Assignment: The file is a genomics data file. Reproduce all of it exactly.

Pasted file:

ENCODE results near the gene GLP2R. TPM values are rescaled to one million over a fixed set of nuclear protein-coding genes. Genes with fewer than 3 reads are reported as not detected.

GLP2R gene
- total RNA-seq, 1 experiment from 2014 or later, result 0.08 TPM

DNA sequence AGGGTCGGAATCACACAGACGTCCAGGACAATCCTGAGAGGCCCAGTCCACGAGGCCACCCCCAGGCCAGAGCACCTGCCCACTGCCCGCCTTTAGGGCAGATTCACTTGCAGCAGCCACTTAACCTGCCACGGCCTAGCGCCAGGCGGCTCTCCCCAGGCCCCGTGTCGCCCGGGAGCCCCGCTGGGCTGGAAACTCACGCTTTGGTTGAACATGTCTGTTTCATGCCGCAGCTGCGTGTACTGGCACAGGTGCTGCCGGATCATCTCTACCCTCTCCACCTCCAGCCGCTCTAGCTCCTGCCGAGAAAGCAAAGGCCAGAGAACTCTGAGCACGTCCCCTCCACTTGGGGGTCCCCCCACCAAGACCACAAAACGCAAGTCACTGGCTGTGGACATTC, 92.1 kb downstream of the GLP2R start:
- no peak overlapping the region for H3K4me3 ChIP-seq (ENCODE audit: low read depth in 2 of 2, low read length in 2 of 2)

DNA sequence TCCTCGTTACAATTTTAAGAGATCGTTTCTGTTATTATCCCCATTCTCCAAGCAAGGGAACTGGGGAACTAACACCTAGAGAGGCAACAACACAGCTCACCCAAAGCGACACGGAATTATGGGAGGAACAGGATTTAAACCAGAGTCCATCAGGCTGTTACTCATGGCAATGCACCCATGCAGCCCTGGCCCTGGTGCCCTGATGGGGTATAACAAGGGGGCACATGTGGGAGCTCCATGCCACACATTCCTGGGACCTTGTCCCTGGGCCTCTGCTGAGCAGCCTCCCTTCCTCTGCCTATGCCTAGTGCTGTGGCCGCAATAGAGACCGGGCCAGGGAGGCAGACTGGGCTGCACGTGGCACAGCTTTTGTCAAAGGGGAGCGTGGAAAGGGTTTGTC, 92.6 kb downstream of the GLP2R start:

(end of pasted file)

ENCODE results near the gene GLP2R. TPM values are rescaled to one million over a fixed set of nuclear protein-coding genes. Genes with fewer than 3 reads are reported as not detected.

GLP2R gene
- total RNA-seq, 1 experiment from 2014 or later, result 0.08 TPM

DNA sequence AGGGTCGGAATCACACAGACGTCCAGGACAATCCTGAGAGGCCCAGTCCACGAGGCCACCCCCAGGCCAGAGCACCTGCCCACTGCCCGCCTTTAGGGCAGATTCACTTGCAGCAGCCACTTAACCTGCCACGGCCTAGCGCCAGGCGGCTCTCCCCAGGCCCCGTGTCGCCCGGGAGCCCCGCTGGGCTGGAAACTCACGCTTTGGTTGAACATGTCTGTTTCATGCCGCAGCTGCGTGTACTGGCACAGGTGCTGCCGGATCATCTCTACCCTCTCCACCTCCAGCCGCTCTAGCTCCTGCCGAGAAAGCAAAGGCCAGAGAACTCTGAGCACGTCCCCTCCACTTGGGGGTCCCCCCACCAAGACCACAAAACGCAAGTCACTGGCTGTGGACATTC, 92.1 kb downstream of the GLP2R start:
- no peak overlapping the region for H3K4me3 ChIP-seq (ENCODE audit: low read depth in 2 of 2, low read length in 2 of 2)

DNA sequence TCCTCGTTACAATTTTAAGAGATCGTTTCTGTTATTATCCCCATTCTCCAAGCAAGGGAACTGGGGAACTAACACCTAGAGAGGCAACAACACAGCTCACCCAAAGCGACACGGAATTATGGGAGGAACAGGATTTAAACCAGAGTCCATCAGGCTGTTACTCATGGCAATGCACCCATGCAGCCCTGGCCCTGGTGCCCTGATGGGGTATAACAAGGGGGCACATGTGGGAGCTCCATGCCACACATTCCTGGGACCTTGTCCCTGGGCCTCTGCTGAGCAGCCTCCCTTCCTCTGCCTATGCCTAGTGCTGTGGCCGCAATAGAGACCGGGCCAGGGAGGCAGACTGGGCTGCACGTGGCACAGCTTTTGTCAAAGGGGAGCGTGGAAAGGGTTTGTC, 92.6 kb downstream of the GLP2R start: